Las Vegas realtors ‘catfished’ by man posing to be a wealthy buyer

LAS VEGAS, Nev. (FOX5) – Several real estate agents in the valley are saying they’re being targeted by a man posing to be a wealthy homebuyer but then backs out of deals leaving everyone scratching their heads as to who he is and what his motives are.

To catfish someone is to lie or hide behind another individual’s identity. Within this past month-and-a-half more than a handful of realtors say, they dealt with a man posing to be part of a wealthy and well-known family in the valley. None of them could verify if he was or was not part of the family – but all could confirm he wasted time.

Michele Dugan has been a local real estate agent for almost 25 years. Three years ago her sister Tricia Morgan-Tilley worked alongside her, together they’re Sisters Selling Vegas under Realty One Group.

The man had the sisters write an offer on a $1.5 million dollar house he will pay in cash. The offer got accepted without ever showing proof of funds.

“Normally we don’t like to present offers without- if it’s a loan client having an approval letter from the lender and if it’s a cash client having proof of funds. But we didn’t have that. We pushed for the proof of funds, many, many times and didn’t get it and by that time we already had a signed offer so we had to move- we had to act. And when we acted they never asked for it- the listing side. They must’ve seen the name because they never even asked us any questions they just said- yes the seller accepts,” Dugan said.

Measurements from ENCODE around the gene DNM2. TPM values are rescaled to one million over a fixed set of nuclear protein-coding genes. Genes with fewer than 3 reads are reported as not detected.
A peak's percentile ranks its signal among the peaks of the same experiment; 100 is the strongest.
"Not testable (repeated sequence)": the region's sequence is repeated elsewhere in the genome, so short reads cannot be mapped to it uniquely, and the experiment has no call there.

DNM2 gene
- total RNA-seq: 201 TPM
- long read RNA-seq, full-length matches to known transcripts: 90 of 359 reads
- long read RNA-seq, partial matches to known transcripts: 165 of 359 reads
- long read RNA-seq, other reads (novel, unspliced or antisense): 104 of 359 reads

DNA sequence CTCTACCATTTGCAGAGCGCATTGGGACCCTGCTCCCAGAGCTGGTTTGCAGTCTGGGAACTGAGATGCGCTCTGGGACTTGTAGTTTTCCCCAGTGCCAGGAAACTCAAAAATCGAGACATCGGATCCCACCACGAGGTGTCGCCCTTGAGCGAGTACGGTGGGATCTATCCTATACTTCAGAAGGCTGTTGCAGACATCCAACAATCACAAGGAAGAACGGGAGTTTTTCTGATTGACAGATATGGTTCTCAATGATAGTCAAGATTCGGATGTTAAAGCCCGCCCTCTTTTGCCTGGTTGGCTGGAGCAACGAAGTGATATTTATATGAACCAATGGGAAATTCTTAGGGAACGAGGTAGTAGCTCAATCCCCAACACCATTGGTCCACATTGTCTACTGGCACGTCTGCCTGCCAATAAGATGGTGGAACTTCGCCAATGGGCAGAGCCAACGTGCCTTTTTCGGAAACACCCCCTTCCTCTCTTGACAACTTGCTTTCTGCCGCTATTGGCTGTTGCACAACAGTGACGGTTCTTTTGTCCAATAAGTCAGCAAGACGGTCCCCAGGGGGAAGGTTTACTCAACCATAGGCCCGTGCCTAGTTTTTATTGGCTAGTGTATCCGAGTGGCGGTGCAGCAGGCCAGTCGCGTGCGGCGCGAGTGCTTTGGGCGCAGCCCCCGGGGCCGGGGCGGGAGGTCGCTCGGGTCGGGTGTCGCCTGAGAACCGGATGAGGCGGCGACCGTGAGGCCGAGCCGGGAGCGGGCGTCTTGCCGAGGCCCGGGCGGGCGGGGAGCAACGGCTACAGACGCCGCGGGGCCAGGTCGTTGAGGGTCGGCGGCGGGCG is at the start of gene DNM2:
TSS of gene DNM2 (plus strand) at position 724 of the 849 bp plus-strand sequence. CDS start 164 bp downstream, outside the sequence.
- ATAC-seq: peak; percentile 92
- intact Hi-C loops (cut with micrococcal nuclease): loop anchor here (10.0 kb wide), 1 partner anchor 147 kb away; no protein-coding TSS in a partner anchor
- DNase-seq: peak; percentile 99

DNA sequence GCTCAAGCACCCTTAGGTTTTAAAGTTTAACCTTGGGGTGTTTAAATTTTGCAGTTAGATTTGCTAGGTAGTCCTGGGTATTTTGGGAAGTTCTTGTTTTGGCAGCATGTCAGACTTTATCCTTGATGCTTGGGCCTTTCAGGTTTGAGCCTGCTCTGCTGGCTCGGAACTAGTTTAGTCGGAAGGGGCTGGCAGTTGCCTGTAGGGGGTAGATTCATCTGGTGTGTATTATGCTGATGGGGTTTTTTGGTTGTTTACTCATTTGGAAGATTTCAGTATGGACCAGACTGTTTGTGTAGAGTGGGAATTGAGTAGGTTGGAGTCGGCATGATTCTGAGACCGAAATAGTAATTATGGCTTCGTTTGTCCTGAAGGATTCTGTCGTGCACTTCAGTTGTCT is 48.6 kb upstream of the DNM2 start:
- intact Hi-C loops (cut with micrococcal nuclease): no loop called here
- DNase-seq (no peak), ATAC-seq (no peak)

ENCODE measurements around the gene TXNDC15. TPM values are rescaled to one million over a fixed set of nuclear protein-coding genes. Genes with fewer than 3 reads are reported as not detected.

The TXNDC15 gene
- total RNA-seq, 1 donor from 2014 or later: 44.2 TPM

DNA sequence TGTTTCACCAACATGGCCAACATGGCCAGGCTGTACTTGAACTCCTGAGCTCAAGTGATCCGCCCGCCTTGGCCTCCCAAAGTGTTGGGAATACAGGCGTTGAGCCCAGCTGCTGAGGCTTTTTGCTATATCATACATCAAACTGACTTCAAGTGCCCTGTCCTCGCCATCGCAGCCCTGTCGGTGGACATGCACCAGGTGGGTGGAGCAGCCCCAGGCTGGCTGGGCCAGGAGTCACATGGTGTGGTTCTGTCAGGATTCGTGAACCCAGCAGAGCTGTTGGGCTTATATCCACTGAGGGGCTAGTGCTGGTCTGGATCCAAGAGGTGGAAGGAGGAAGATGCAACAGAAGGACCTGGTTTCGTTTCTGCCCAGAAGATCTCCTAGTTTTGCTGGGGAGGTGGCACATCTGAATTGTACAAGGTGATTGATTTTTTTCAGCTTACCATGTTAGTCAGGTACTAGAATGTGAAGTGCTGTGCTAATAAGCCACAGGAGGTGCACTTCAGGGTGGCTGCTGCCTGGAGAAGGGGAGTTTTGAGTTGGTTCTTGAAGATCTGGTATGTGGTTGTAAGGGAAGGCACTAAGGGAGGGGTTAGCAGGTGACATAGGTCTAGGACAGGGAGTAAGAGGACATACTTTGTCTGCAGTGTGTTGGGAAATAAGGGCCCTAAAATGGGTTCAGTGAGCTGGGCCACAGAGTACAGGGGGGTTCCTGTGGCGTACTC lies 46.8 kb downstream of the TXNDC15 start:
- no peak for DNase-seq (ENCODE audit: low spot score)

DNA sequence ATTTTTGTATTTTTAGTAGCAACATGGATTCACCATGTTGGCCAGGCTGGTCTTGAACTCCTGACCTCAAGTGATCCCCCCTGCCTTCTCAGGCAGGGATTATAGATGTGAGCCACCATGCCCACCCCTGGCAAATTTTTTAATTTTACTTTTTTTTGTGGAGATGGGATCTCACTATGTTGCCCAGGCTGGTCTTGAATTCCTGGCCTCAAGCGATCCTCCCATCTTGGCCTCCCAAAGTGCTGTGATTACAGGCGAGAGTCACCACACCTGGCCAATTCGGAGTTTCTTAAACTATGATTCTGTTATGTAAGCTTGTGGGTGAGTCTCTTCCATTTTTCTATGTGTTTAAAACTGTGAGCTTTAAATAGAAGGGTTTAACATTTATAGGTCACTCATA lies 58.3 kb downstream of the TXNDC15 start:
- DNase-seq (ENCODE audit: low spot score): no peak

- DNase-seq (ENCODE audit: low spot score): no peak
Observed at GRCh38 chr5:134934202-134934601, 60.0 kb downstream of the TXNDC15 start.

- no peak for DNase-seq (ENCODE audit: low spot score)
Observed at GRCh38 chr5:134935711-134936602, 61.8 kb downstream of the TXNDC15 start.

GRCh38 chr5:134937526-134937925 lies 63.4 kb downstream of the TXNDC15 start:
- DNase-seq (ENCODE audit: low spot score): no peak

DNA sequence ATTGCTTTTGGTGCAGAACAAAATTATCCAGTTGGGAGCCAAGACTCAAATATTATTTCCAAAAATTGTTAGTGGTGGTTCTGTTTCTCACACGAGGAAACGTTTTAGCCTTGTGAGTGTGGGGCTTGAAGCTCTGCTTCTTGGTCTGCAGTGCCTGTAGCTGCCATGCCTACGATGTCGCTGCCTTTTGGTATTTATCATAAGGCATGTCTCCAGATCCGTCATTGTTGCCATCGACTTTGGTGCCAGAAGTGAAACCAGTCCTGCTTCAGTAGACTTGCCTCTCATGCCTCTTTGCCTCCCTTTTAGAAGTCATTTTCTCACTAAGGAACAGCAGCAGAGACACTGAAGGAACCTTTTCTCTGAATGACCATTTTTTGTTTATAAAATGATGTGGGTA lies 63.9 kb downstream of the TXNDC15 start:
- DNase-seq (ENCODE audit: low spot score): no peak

They opened escrow but never received the money. He even requested a home inspection but the inspector never got paid. The sisters, sellers agent and home inspector were left scratching their heads. The seller’s agent tried to contact him.

“So they tried a couple of times the ways we gave him, both text and email. And pretty quickly they got back to my sister and said the number has been disconnected,” Morgan-Tilley said.

Now the sisters want to warn other realtors.

“I’ve never had an artificial buyer, I’ve never had that happen. And it just tells me with social media and with these electronic times and with the valley growing, that’s something we have to pay attention to,” Dugan said.

And they’re not the only ones. Melissa Croysdill, a local realtor, known 8 other agents with similar stories.

“You have to be very careful with identifying theft and things like that but never somebody having me do some much work being so persistent, and lying with so many details all to still not know to this day what the end game was,” Croysdill said. .

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